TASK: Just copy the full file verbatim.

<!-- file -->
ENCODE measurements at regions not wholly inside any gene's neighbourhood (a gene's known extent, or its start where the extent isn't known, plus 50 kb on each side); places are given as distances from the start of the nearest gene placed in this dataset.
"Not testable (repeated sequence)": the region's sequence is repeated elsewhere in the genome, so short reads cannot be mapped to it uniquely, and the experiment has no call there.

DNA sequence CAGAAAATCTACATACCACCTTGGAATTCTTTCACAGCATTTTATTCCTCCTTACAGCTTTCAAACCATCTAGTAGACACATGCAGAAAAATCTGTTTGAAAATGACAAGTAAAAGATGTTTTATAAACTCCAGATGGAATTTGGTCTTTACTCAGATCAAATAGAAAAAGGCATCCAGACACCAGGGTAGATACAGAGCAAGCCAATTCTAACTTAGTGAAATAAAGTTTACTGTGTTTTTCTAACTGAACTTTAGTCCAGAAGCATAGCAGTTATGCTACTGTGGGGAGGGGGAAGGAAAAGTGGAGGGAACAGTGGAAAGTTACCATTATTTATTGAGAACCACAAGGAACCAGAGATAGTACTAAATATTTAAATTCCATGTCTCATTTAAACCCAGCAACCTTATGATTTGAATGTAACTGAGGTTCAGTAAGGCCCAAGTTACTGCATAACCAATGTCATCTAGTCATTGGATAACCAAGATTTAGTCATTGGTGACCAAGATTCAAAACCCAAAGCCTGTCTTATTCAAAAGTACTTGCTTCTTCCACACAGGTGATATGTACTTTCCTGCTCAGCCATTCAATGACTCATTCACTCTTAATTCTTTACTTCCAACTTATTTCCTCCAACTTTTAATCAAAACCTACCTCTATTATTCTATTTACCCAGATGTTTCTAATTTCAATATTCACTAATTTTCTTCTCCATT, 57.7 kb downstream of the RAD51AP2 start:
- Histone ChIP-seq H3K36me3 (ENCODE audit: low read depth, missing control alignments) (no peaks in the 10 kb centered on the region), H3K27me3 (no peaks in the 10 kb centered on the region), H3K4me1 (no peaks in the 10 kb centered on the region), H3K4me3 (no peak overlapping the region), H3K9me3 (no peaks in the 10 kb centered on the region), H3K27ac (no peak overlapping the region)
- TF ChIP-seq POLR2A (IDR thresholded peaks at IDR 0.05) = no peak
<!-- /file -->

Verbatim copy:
ENCODE measurements at regions not wholly inside any gene's neighbourhood (a gene's known extent, or its start where the extent isn't known, plus 50 kb on each side); places are given as distances from the start of the nearest gene placed in this dataset.
"Not testable (repeated sequence)": the region's sequence is repeated elsewhere in the genome, so short reads cannot be mapped to it uniquely, and the experiment has no call there.

DNA sequence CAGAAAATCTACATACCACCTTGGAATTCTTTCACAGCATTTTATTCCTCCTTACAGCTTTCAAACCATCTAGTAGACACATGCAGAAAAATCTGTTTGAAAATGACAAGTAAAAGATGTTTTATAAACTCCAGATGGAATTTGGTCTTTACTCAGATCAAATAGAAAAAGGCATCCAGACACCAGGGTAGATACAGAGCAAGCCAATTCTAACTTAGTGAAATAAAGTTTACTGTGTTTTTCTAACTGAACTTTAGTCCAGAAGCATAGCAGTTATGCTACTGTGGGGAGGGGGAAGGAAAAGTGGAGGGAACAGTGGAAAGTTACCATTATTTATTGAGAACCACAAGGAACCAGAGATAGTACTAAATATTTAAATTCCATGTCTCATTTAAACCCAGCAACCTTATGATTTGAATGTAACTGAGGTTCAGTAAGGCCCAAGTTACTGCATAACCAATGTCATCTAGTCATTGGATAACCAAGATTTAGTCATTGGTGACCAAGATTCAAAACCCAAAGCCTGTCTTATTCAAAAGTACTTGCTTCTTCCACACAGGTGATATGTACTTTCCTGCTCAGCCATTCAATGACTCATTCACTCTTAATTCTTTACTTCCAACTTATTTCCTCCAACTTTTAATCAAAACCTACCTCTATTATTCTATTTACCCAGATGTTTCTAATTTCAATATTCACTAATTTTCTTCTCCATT, 57.7 kb downstream of the RAD51AP2 start:
- Histone ChIP-seq H3K36me3 (ENCODE audit: low read depth, missing control alignments) (no peaks in the 10 kb centered on the region), H3K27me3 (no peaks in the 10 kb centered on the region), H3K4me1 (no peaks in the 10 kb centered on the region), H3K4me3 (no peak overlapping the region), H3K9me3 (no peaks in the 10 kb centered on the region), H3K27ac (no peak overlapping the region)
- TF ChIP-seq POLR2A (IDR thresholded peaks at IDR 0.05) = no peak